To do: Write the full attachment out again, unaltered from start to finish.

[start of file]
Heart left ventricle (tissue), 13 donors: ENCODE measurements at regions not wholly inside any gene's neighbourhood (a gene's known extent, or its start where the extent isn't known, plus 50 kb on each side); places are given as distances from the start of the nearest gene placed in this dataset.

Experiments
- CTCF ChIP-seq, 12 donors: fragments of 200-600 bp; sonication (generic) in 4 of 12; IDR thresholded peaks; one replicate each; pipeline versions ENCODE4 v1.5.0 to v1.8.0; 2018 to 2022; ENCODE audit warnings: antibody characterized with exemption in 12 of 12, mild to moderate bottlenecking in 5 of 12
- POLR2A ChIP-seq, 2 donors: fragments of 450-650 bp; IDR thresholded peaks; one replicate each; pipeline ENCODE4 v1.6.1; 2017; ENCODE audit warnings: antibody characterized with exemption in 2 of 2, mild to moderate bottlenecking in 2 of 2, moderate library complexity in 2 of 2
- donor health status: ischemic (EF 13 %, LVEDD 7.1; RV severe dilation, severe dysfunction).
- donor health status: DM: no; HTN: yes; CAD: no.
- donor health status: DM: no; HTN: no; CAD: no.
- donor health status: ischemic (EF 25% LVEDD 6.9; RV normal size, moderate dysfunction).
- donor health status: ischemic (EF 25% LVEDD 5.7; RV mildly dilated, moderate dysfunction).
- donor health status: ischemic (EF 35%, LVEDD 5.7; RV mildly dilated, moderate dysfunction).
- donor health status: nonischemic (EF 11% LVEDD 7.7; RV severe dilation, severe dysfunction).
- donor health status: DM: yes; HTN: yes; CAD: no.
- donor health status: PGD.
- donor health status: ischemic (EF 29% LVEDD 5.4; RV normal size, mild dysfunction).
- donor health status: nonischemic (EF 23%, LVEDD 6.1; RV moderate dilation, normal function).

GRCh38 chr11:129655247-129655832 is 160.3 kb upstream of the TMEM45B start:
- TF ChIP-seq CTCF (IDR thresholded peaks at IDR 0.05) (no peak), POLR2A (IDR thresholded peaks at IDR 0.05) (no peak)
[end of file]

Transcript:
Heart left ventricle (tissue), 13 donors: ENCODE measurements at regions not wholly inside any gene's neighbourhood (a gene's known extent, or its start where the extent isn't known, plus 50 kb on each side); places are given as distances from the start of the nearest gene placed in this dataset.

Experiments
- CTCF ChIP-seq, 12 donors: fragments of 200-600 bp; sonication (generic) in 4 of 12; IDR thresholded peaks; one replicate each; pipeline versions ENCODE4 v1.5.0 to v1.8.0; 2018 to 2022; ENCODE audit warnings: antibody characterized with exemption in 12 of 12, mild to moderate bottlenecking in 5 of 12
- POLR2A ChIP-seq, 2 donors: fragments of 450-650 bp; IDR thresholded peaks; one replicate each; pipeline ENCODE4 v1.6.1; 2017; ENCODE audit warnings: antibody characterized with exemption in 2 of 2, mild to moderate bottlenecking in 2 of 2, moderate library complexity in 2 of 2
- donor health status: ischemic (EF 13 %, LVEDD 7.1; RV severe dilation, severe dysfunction).
- donor health status: DM: no; HTN: yes; CAD: no.
- donor health status: DM: no; HTN: no; CAD: no.
- donor health status: ischemic (EF 25% LVEDD 6.9; RV normal size, moderate dysfunction).
- donor health status: ischemic (EF 25% LVEDD 5.7; RV mildly dilated, moderate dysfunction).
- donor health status: ischemic (EF 35%, LVEDD 5.7; RV mildly dilated, moderate dysfunction).
- donor health status: nonischemic (EF 11% LVEDD 7.7; RV severe dilation, severe dysfunction).
- donor health status: DM: yes; HTN: yes; CAD: no.
- donor health status: PGD.
- donor health status: ischemic (EF 29% LVEDD 5.4; RV normal size, mild dysfunction).
- donor health status: nonischemic (EF 23%, LVEDD 6.1; RV moderate dilation, normal function).

GRCh38 chr11:129655247-129655832 is 160.3 kb upstream of the TMEM45B start:
- TF ChIP-seq CTCF (IDR thresholded peaks at IDR 0.05) (no peak), POLR2A (IDR thresholded peaks at IDR 0.05) (no peak)